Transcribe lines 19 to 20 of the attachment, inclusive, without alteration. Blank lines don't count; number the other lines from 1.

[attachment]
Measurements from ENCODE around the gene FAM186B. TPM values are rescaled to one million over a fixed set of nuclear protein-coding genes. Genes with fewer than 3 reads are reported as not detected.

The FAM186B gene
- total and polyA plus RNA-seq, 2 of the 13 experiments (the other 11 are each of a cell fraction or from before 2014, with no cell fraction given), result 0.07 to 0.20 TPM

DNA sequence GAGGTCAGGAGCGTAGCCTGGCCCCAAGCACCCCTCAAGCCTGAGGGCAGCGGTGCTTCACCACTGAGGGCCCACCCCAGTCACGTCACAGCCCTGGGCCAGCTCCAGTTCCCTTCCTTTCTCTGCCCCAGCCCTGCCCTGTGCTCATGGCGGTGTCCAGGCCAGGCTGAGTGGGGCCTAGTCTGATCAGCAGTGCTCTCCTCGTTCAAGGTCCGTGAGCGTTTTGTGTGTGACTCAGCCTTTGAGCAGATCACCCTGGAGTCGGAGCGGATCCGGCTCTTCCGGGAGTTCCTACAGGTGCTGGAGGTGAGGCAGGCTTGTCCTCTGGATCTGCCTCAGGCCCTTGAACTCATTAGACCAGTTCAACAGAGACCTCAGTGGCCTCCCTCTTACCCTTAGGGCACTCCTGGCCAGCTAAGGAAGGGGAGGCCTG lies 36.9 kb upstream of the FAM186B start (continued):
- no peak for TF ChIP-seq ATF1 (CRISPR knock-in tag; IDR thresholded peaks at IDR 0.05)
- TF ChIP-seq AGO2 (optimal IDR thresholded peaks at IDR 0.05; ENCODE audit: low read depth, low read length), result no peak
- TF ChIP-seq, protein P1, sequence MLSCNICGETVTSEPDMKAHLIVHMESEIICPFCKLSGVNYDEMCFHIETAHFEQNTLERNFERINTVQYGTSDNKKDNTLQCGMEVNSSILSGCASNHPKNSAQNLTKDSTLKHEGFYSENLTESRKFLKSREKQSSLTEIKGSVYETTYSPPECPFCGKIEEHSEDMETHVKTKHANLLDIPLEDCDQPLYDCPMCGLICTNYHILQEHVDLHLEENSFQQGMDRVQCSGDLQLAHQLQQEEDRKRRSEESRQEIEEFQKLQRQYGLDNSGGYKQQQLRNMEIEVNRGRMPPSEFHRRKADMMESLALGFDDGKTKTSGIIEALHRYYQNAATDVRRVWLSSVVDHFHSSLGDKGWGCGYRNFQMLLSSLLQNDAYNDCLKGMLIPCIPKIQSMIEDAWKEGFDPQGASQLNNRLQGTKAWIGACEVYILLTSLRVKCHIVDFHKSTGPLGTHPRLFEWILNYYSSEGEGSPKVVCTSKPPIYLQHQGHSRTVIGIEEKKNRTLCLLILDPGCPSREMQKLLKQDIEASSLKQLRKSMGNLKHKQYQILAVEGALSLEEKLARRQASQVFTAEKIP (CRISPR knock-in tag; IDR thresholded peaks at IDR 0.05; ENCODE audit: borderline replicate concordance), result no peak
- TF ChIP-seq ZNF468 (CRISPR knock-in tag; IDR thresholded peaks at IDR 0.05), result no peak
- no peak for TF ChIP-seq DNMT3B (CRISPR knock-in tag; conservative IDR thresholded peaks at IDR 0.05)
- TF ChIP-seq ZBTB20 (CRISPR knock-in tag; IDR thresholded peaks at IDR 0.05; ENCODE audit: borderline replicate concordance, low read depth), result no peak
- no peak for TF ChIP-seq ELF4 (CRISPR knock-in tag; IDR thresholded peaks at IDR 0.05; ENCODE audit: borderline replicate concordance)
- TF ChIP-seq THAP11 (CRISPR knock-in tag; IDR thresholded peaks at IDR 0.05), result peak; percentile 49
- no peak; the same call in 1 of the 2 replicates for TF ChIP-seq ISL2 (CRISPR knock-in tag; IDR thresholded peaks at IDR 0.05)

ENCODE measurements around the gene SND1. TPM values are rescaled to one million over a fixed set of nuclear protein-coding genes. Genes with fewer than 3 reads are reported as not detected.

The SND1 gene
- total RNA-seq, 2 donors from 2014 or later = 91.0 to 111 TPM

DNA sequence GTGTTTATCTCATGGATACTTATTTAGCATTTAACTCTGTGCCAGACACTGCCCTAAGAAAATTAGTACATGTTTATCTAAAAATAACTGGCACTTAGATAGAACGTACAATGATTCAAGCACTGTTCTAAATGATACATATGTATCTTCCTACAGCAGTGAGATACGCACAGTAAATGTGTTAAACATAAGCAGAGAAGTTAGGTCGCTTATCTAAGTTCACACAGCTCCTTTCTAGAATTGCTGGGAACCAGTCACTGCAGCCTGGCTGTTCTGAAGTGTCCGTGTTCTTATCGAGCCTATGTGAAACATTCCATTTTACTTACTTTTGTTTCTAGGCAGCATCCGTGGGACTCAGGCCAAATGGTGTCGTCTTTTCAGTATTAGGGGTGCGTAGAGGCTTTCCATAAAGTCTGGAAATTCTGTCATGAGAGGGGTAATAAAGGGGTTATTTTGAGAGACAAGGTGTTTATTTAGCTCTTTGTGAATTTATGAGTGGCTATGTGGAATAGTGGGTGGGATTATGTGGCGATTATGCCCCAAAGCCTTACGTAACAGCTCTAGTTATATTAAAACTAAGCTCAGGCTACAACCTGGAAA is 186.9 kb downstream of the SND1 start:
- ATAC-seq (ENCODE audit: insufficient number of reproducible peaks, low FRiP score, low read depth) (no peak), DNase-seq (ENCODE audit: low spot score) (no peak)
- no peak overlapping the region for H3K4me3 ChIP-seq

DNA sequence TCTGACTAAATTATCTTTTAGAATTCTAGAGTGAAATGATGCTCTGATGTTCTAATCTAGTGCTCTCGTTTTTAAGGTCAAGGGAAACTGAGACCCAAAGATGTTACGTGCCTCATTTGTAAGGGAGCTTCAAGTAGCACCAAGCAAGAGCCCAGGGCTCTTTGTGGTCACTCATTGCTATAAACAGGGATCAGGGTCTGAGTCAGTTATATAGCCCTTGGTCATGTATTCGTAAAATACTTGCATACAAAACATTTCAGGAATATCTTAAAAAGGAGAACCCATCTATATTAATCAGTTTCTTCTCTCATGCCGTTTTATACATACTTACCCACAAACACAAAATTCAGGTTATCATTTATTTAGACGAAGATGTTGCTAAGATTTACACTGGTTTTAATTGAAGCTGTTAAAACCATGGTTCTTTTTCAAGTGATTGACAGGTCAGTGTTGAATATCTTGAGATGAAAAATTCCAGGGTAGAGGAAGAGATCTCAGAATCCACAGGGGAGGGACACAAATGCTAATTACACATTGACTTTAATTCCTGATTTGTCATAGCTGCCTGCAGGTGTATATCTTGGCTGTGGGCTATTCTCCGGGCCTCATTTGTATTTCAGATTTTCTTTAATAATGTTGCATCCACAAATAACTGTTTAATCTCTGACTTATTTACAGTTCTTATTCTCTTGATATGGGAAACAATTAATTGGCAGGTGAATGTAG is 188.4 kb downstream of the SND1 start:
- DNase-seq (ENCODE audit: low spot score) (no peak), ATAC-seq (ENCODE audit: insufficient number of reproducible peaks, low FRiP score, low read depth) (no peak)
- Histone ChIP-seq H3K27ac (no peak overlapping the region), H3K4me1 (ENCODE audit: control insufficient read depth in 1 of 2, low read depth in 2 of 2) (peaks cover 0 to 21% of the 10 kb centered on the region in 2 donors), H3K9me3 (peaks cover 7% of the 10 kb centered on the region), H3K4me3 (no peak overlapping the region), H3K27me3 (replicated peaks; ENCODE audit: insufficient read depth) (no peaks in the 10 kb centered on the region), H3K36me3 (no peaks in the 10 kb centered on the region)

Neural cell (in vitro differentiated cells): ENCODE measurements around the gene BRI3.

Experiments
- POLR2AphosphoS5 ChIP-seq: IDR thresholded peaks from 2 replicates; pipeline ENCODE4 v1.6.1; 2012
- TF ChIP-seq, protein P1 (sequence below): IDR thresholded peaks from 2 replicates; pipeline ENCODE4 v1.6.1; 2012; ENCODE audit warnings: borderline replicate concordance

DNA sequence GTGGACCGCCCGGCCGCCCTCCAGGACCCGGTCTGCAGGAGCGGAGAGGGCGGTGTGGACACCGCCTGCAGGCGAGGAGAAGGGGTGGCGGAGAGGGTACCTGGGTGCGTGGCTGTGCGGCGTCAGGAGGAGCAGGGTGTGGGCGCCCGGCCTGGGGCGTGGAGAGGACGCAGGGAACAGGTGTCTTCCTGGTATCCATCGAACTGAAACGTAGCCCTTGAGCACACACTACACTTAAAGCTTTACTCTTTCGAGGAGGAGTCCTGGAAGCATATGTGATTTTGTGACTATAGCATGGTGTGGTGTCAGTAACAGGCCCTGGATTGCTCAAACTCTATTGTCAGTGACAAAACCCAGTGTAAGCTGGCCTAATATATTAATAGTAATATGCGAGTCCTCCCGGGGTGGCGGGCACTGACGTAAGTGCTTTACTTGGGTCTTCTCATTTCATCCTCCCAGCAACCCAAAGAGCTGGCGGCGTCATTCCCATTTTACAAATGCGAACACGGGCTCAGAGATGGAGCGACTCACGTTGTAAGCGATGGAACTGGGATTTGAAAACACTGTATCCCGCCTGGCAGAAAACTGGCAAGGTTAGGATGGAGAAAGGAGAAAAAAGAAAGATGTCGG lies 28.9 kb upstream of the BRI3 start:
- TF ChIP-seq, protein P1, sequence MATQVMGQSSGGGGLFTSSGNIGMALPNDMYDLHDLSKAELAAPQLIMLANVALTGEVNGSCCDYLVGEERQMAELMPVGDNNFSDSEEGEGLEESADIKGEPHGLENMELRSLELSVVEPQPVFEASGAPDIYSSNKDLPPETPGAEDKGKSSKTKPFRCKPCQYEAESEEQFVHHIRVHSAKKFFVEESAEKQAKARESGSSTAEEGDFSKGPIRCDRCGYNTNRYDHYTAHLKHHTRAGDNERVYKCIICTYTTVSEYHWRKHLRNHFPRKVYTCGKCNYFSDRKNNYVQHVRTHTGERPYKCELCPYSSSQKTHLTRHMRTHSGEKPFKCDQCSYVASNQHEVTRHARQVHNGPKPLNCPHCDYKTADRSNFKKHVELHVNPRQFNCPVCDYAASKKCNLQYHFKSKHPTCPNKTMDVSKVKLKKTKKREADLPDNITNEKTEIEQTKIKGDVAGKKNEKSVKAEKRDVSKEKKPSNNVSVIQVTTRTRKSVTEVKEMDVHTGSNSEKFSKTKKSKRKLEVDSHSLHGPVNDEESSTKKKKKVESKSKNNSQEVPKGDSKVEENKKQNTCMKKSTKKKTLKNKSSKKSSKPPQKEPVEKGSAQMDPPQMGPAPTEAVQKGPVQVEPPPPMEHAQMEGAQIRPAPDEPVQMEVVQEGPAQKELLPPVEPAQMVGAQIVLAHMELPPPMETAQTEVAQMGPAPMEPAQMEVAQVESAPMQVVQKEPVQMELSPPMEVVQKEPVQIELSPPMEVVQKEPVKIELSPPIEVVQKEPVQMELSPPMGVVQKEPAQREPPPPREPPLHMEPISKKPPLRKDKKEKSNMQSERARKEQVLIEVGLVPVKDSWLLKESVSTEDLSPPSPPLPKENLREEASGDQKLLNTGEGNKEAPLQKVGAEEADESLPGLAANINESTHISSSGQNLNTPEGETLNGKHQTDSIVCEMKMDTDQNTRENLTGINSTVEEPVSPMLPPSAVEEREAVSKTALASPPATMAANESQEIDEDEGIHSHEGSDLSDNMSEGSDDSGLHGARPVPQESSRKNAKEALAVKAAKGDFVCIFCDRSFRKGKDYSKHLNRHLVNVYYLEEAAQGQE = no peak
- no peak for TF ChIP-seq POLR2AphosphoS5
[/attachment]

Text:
- no peak overlapping the region for H3K4me3 ChIP-seq

DNA sequence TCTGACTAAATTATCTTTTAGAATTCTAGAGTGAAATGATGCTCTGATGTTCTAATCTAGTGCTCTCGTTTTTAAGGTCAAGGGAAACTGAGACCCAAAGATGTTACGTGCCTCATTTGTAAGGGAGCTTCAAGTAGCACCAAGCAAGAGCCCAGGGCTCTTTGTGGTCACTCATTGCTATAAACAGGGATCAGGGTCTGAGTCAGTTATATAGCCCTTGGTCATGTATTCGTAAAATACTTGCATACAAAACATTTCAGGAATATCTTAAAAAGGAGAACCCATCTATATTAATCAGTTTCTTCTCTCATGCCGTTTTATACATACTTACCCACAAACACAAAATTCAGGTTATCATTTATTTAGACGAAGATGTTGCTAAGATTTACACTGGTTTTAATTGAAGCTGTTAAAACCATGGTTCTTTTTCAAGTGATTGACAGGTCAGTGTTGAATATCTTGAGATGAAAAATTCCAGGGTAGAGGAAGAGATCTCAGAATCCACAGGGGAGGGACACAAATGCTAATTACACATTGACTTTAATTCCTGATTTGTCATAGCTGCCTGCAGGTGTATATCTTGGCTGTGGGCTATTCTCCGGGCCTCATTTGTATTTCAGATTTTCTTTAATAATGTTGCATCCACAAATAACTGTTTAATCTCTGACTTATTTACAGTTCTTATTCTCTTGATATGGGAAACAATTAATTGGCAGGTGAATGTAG is 188.4 kb downstream of the SND1 start: